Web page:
decay of civil liberties

As we continue to approach the November elections, political ideas (mostly incoherent and ephemeral) whiz by us at speeds beyond comprehension. The internet has helped encourage this speeding up process, but it has also allowed many of us to find some breathing space, a haven of sorts in which we can digest the ideas, find a better vocabulary and line of reasoning, and re-emerge in the whiz-bang debates armed with better information (at least this has been the case for me). Unfortunately, by the time we come back from our brief haven, the political debates have moved on to something else entirely, and the question we originally needed space from has already been solidified into some kind of temporary orthodoxy, the issue having exhausted the patience of a restless public.

What are the real debates about? The media, not surprisingly, focuses on the most trivial of things, especially on the slips of the tongue and poorly-worded but honest answers given by the just if overly earnest of those running for office.

If there was ever a time in our history that called for a re-examination of the First Principles of the western tradition, it is now. As I’ve mentioned before on The Imaginative Conservative, I’m not entirely sure that our republic is going to weather this current storm. Even the election of a Republican will probably only allow for a holding action rather than a reverse toward what is most needed. And, my guess is that a Republican administration will keep civil liberties in their decayed state (Mr. Obama, from his track record, at least, would encourage their erosion even further), but it will also expand America’s military presence in the world. Thus, no one who believes in liberty will really gain from this election. Our votes will either help slow the decay of civil liberties or advance them more quickly.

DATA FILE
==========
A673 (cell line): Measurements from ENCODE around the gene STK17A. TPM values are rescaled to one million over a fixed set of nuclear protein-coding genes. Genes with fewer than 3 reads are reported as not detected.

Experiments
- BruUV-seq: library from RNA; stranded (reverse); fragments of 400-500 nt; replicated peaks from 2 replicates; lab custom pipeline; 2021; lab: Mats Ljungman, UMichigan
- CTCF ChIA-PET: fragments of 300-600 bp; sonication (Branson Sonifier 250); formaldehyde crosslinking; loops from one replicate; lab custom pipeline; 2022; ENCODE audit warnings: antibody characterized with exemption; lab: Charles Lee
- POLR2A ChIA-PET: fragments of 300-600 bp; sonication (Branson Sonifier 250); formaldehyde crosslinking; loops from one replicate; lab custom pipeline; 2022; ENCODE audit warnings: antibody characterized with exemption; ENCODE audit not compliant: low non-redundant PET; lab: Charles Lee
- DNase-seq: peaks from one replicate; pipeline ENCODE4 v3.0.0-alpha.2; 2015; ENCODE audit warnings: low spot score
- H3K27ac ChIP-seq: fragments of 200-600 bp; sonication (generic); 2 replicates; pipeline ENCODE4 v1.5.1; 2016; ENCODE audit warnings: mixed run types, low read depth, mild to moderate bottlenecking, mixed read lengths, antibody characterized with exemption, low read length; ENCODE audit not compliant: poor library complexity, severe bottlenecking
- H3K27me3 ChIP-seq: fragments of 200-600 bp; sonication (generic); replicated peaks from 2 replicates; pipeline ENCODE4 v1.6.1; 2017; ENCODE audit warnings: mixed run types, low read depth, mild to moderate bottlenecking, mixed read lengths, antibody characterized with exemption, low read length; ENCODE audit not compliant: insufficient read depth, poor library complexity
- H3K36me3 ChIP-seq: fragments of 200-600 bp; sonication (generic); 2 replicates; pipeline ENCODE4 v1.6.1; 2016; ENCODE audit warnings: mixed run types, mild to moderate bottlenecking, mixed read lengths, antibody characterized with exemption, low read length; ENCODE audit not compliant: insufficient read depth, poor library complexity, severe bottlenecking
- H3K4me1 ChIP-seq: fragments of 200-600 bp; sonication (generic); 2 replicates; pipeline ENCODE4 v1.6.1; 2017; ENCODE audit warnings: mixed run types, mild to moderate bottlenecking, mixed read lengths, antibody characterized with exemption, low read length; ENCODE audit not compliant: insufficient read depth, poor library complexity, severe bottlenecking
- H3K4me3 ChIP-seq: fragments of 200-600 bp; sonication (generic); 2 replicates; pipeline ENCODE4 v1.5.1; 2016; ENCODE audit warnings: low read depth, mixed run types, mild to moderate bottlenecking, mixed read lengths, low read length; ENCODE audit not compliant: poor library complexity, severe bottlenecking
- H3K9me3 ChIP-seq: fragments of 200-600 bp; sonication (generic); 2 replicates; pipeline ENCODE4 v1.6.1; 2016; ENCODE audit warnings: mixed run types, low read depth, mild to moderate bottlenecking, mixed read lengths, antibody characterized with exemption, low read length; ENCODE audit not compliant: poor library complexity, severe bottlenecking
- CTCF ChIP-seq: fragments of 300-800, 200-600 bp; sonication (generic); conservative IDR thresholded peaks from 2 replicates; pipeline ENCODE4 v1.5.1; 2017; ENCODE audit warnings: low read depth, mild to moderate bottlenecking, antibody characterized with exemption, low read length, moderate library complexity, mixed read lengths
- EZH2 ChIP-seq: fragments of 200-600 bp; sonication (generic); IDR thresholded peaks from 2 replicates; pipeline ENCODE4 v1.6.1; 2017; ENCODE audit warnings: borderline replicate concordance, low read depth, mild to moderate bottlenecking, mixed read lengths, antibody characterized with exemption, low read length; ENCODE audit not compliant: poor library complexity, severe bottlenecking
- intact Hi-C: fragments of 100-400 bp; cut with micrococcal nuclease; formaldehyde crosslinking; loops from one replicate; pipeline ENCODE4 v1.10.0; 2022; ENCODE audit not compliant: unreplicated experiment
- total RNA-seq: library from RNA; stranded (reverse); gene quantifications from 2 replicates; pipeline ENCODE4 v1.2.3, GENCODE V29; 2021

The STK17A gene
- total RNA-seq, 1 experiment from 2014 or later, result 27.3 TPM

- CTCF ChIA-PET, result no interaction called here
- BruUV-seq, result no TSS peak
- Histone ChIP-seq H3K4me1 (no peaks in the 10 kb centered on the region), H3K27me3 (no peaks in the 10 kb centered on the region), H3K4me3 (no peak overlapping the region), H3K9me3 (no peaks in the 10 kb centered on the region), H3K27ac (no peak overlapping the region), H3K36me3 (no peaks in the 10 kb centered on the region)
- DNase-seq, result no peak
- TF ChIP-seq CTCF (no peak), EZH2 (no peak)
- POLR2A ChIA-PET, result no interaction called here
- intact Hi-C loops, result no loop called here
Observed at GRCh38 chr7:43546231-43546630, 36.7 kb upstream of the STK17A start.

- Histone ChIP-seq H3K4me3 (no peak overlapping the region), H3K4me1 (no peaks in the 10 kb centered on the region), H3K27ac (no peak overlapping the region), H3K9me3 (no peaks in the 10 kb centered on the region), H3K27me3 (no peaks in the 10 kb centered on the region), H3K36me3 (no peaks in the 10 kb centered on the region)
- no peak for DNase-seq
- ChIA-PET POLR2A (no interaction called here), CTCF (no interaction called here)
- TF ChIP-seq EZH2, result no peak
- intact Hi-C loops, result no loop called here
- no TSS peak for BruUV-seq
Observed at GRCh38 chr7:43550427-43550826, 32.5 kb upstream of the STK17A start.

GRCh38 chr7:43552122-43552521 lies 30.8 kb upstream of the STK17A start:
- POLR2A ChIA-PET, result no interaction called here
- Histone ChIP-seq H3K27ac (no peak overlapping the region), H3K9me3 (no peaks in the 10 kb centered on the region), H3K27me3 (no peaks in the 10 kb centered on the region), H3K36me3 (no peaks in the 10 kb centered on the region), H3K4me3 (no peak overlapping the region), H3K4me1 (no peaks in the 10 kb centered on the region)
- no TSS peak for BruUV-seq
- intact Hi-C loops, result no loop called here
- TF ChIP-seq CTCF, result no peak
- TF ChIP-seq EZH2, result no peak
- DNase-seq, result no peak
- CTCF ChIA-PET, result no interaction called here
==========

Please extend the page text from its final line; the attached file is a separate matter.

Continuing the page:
In 1776, just before he departed on a diplomatic mission for Canada, Charles Carroll of Carrollton made a call for a complete reform and purification of the colonial governments. The English, he noted in concert with many Americans, had become corrupt beyond redemption. But the colonists had built civilizations out of the wilderness, armed with the Judeo-Christian tradition of ethics and morality, the Greek and Roman understandings of the mind and the commonwealth, and the English common law. Now, he argued, it was time to reform and purify what had been inherited, to take the country back to its dearest principles, possessed not by Americans alone, but by all women and men of good will.

Those principles shine forth, of course, in the founding documents: the ultimate dignity of the human person (in the Declaration and Northwest Ordinance, the words called for a universal understanding of such dignity, even if the practices of the time did not); the right to live in community and associate the right to practice religion freely the right to educate our children; and the right to defend ourselves against the arbtrary will of man.

It’s impossible to understand how an American people built upon such foundations can allow for the growth of empire, the murder of innocents abroad by drones, the permanent internment of Americans without trial, the groping of citizens in the airports.

Yes, we need to think about parties and elections. We need to follow the debates. But, we also need action, protest, assembly, and demonstration. It’s not enough to wave around our Cato or Heritage copies of the constitution. It’s time to live the constitution and defend it with all the power given us by He who makes, blesses, and sanctifies all things, He who will bring all things back to right order.

Books on the topic discussed in this essay may be found in The Imaginative Conservative Bookstore

The Imaginative Conservative applies the principle of appreciation to the discussion of culture and politics—we approach dialogue with magnanimity rather than with mere civility.

Leave a Comment
Print Friendly, PDF & Email